Friday, July 11, 2014
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Simmering Sims Raises Temperature

BETHLEHEM -- Today's morning session was hot, hot, hot. We don't have those fancy National Weather Service stats here at Eagletarian, but our gauge, which measures the extent to which the polo shirt sticks to our back, indicates that this was the warmest day of camp, the adhesion level rising up from the kidneys, through the middle of the back and well into the shoulder blades.

Simmering Sims Raises Temperature

Ernie Sims, left, grabs Eldra Buckley during morning practice at Lehigh University. (David Maialetti / Staff Photographer)
Ernie Sims, left, grabs Eldra Buckley during morning practice at Lehigh University. (David Maialetti / Staff Photographer)

BETHLEHEM -- Today's morning session was hot, hot, hot. We don't have those fancy National Weather Service stats here at Eagletarian, but our gauge, which measures the extent to which the polo shirt sticks to our back, indicates that this was the warmest day of camp, the adhesion level rising up from the kidneys, through the middle of the back and well into the shoulder blades.

Tempers flared a bit, as well. The catalyst, as has often been the case, was new weakside linebacker Ernie Sims, whoErnie Sims considers blasting the photographer caught running back Eldra Buckley as Buckley reached for a high Kevin Kolb screen pass. It wasn't really a live tackling drill, and Sims didn't really tackle Buckley, as much as he tried to remove his head from his shoulders.

Offensive teammates, most notably left tackle Jason Peters and center Mike McGlynn, came over for a friendly chat with Sims, while corner Asante Samuel chirped something about "putting on white (defensive) jerseys if they didn't like it." (If you're wearing a defensive jersey, you get to hit Ernie Sims? How would that work, exactly?)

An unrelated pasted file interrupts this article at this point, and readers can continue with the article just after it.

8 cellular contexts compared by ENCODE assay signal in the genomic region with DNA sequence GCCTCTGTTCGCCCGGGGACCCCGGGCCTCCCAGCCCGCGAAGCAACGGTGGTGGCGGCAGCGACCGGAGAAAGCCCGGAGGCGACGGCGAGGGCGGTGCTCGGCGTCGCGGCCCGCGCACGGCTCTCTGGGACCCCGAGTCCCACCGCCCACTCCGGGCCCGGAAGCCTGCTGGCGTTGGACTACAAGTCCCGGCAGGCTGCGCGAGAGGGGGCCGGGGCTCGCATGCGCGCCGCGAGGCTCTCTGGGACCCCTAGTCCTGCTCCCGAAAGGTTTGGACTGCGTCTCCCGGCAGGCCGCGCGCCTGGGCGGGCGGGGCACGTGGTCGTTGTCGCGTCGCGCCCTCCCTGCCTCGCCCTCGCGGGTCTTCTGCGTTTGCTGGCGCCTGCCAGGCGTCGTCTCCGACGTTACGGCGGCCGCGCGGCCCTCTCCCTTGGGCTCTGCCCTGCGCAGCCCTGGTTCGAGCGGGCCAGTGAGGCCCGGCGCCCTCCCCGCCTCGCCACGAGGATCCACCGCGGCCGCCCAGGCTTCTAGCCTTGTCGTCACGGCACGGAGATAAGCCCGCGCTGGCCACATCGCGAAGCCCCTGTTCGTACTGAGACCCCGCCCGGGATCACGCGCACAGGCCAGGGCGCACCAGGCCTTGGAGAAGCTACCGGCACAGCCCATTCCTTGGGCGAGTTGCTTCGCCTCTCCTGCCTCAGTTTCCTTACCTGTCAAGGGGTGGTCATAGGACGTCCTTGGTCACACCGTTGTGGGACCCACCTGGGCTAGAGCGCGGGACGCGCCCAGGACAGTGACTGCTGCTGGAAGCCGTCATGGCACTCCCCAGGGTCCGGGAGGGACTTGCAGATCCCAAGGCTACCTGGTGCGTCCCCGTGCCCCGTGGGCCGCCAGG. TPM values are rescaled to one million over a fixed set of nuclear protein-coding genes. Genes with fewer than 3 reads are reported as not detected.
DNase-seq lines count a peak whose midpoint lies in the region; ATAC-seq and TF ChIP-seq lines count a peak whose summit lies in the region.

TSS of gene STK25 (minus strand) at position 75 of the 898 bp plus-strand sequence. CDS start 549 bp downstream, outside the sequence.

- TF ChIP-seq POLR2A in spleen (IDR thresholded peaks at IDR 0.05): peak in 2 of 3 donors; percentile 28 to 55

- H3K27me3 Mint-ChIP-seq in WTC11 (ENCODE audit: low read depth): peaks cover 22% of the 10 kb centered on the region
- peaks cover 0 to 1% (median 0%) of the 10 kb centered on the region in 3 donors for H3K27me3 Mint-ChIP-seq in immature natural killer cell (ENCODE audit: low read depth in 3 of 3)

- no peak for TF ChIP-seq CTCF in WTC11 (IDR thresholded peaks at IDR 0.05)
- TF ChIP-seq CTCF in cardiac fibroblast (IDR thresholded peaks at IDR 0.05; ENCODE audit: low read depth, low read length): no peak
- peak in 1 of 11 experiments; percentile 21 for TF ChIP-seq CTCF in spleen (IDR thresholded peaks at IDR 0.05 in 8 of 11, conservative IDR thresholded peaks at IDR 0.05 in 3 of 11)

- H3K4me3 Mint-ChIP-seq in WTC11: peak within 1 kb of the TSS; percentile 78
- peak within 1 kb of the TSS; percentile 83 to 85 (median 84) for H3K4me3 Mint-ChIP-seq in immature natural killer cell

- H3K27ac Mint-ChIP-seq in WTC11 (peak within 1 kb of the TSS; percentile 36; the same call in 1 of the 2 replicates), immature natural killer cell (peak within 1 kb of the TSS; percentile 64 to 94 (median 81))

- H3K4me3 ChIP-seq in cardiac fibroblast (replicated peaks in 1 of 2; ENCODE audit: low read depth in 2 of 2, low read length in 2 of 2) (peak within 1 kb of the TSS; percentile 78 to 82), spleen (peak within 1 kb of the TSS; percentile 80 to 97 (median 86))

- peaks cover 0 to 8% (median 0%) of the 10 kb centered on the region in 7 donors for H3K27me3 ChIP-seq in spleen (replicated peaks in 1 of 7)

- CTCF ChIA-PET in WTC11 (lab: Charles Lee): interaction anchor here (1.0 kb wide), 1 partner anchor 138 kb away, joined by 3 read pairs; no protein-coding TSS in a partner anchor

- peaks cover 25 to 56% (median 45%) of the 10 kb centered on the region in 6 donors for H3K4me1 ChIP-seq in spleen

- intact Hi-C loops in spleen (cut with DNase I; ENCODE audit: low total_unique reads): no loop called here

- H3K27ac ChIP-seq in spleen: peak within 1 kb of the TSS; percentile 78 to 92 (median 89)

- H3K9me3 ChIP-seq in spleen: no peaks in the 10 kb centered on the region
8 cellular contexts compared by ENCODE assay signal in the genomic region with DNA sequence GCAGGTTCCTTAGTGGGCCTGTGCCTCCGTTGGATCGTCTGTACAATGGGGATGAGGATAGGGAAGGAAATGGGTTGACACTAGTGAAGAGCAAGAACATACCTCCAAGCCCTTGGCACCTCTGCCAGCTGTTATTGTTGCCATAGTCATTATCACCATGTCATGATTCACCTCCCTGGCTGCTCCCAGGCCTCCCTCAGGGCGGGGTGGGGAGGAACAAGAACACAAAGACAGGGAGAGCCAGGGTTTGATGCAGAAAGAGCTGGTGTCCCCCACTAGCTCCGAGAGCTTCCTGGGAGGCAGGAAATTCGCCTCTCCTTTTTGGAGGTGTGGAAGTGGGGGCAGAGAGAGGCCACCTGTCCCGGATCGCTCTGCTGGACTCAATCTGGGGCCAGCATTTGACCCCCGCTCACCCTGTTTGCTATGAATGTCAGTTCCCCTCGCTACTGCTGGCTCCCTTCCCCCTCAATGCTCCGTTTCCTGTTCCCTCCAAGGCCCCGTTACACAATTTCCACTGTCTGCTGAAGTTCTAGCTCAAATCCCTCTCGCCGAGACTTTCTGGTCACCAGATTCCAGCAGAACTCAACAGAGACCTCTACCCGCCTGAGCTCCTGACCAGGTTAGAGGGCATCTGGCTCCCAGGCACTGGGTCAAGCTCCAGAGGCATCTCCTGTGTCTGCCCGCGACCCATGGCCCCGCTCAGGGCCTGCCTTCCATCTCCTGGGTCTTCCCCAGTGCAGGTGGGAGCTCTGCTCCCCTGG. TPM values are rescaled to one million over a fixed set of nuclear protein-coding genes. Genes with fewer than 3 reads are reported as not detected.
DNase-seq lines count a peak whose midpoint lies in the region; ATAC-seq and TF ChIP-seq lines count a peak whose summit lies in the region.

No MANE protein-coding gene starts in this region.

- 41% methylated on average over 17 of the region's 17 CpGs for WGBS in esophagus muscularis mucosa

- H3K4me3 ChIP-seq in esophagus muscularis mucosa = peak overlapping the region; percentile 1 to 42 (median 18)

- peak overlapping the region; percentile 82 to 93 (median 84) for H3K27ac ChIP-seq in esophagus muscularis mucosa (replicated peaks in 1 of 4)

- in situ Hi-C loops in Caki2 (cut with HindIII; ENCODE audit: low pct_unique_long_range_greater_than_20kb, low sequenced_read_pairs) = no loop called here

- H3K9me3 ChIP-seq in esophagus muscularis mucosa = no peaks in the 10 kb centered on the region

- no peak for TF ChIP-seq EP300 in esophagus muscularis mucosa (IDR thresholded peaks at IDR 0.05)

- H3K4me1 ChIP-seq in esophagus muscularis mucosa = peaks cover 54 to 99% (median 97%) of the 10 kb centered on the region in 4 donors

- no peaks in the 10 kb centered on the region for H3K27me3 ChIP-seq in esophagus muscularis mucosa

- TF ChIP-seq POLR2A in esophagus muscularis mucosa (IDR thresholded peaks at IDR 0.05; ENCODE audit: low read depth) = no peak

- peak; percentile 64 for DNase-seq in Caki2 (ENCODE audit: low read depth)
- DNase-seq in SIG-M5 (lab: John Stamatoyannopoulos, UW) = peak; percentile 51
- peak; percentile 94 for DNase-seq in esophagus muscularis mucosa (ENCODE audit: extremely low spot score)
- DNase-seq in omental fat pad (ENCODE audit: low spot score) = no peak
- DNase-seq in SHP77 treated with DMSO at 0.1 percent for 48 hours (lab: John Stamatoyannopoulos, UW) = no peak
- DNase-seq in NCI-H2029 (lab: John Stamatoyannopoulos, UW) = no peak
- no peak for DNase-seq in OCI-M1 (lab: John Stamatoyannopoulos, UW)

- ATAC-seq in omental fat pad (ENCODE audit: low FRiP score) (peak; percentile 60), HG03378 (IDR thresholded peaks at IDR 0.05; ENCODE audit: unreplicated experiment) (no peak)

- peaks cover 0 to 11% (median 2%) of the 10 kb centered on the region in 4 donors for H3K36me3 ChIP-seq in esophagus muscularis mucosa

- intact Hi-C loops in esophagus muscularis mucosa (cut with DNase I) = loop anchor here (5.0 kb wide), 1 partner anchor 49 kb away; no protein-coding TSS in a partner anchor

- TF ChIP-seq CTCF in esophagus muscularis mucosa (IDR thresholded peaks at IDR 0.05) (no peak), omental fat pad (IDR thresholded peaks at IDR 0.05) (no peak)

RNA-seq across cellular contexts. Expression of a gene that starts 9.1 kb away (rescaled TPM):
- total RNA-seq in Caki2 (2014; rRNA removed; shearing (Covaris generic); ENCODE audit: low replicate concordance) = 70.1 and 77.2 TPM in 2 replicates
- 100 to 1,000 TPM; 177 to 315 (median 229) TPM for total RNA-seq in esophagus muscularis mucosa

Sims has made a habit of this sort of thing, and is something of a Lehigh fan favorite because of it. Of course, in the regular season, after refs mark off 15 yards a couple times, that might be less the case. (In fact, this is exactly the sort of hit that is now going to be penalized, the way the traveling refs explained it at camp last week.)

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"It is what it is, I guess ... It's part of practice. Everybody's fired up. But when something like that happens, you've got to stand up for your guys," McGlynn said. "They'd do the same thing if we did that to one of theirs."

Given a little more media nudging, McGlynn revealed more of what he really thought.

"When a guy's defenseless like that (long pause), there's not much more I can say," said McGlynn. 

Sims didn't see it that way.

"It was hot today. It was a rough day mentally and physically. You had to go out there and fight the heat ... the play where I made the hit, I just made a good read. It was a screen; I saw the tackle and the guard come out. Just playing football, pretty much. I saw Buckley go up in the air," Sims said. "I didn't try to go all through him, but I took a little shot at him, and he kind of hit the ground. It was a good play, though."